Hay davek ... oh my , l nearly chocked on my sandwich ... love your sense of humour (hope it was ment that way) love this thread ... but even better when we can see the funny side ... Chrissie x
A bit about the sort of depression I'm subject to, or the closest I come to it. I've just woken up and am about to start my third cup of coffee before I go to bed. First some background, I think.
I've been hovering on the verge of anaemia off and on for many years and as anaemia is a feature of multiple myeloma, an Hgb level of 7.5 triggered a blood transfusion and the diagnosis of the cancer in 2016.
In 2017 I had a period of a few months where it was around 12.5 but in the last 6 months has been in the mid 9s and for the last 3 months, it's gone down again to 8.5 ish.
This has triggered an investigation and the main route is a gastro one - cameras up and down. I've had them before and while doable, they're not pleasant and I usually ask for sedation. The most unpleasant bit is the bowel prep before hand.
Monday then, all I had to eat was mac cheese, eight Tuc biscuits and more mac cheese. As well as a litre of Moviprep. Vile stuff.
Previous use has not been too bad as I had a blockage and thus, two toilet visits was all that was needed. Not so when you've got a bag. Stoma bags are only so big and there's no control over output It can happen any time or all the time, so first thing, don't move far from the toilet. And be prepared for a blow out. Aptly named as they're explosive in nature. They cannot be predicted. One has to accept that sometimes, -hit happens. Luckily, all well on that score.
And so to my point - Monday and today, Tuesday, not having eaten, dehydrated, and feeling generally unwell, I felt like I wanted to curl up and be warm, and be snuggled and as time went on, considered cancelling the procedure.
So while not depressed as such and not pondering on the procedure at all, I've had low mood for the best part of 2 days.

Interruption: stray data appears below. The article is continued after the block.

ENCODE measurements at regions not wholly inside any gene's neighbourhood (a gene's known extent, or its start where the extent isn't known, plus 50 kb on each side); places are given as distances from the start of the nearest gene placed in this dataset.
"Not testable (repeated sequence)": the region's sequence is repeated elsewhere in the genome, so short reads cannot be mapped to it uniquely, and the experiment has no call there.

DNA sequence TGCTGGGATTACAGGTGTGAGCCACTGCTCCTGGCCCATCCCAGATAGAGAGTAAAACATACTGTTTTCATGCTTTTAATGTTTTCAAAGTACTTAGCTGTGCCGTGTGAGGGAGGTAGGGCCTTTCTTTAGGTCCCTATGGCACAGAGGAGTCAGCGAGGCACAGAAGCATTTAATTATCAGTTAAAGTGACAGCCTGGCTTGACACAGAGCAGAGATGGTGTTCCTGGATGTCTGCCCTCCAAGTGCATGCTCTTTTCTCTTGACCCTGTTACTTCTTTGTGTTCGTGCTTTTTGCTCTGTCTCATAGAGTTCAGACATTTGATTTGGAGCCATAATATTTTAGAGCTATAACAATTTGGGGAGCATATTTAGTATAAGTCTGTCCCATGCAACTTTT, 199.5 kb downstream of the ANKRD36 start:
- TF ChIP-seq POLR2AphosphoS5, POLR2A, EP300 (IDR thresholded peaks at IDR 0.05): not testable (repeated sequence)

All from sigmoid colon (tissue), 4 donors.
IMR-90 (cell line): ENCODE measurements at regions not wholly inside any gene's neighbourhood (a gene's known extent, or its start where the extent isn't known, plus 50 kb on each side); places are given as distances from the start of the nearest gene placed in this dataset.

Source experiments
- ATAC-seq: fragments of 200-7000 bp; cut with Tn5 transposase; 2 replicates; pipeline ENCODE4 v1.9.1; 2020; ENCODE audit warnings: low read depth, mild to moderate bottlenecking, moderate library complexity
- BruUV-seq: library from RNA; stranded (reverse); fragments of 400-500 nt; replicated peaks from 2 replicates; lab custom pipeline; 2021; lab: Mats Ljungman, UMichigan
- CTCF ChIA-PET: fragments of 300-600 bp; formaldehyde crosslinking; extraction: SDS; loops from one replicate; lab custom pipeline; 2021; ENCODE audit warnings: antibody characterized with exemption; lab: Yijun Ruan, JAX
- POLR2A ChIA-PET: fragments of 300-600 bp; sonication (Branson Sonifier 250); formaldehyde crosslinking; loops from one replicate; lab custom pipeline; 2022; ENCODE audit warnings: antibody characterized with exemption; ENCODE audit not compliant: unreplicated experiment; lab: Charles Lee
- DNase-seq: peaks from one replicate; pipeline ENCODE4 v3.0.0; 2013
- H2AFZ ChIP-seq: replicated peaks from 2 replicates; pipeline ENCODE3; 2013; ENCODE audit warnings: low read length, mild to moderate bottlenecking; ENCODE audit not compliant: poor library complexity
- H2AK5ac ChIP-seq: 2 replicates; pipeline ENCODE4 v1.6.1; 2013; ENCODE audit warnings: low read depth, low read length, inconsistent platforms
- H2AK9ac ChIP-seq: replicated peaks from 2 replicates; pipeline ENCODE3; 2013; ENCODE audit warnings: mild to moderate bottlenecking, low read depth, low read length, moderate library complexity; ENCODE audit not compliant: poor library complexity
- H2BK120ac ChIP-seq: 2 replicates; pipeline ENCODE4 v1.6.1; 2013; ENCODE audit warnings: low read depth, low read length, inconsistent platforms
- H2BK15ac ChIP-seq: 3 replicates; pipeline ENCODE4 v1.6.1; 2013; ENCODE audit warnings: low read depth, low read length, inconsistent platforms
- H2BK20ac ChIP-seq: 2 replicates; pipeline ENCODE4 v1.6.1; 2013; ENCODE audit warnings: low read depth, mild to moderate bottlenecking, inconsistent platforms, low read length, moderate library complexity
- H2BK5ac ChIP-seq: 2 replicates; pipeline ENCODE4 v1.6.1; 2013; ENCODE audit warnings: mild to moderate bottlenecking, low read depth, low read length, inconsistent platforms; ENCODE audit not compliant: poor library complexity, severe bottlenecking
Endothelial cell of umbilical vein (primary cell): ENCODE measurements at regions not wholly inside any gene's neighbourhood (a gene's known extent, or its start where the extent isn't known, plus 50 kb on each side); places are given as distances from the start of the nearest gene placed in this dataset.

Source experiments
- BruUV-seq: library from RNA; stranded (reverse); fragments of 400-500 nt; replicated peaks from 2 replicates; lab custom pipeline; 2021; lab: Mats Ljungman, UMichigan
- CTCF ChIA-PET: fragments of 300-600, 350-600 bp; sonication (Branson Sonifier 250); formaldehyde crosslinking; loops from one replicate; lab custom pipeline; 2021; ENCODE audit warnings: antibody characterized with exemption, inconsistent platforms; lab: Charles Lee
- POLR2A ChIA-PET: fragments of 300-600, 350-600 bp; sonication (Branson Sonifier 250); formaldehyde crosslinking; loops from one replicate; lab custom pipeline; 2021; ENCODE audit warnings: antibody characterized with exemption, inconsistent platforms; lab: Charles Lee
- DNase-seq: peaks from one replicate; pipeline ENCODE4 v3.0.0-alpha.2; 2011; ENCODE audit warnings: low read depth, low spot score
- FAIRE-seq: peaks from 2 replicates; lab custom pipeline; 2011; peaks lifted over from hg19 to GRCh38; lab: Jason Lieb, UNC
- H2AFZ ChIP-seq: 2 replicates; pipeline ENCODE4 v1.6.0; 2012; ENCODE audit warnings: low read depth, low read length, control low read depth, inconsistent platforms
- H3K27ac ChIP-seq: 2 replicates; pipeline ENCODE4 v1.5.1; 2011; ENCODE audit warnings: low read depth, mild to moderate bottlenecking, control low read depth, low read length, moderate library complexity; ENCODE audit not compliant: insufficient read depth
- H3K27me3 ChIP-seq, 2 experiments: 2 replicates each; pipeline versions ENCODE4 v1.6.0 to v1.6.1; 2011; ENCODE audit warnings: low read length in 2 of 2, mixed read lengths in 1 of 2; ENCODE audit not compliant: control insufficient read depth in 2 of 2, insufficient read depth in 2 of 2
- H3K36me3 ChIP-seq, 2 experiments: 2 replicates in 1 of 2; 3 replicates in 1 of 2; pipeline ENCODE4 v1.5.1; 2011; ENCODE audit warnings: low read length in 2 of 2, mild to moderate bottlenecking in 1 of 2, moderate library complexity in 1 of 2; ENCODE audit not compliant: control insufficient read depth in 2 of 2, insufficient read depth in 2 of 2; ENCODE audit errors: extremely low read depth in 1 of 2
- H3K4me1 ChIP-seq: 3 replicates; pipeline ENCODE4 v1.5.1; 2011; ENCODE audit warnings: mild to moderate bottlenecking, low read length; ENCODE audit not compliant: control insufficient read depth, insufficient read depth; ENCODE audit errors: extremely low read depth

The procedure - First an attempt to look at the large colon via my stoma. I'd had the sedation, after 3 attempts at canulisation, and was also on oxygen. In he went. Or tried to. Couldn't get further than a couple of cms due to stricture. Good thing I've kept my output on the liquid side. There was some inflammation, that I could also see on the little telly and I watched as several biopsies were taken.
And so that was it for the colonoscopy. No discomfort at all. So on to the gastroscopy, a camera via the mouth to the duodenum. First an anaelgesic spray to the throat which numbs it and some of the mouth, just like at the dentist.
This procedure was singularly unpleasant, with me trying to vomit for most of it and the nurse holding my head while applying suction to my mouth. Luckily this only lasted for a couple of minutes, biopsies were taken and immediately they withdrew the camera, I felt ok. No physical after effects apart from some minor bleeding and mentally, feeling fine due to the sedation. Not immediately sleepy.
Daughter brought me home almost as soon as I was dressed, where I immediately had a coffee and mac cheese. You're probably rightly thinking that mac cheese makes up a disproportionate part of my diet. But it's got to be Heinz. On white, Warburton toast.
Immediately afterwards, my daughter started explaing something really, really important and I fell asleep as she spoke. No idea what it was about.
Woke up after midnight with a mouth like an Arab's dap and started on the coffee. I think I'll have a fourth.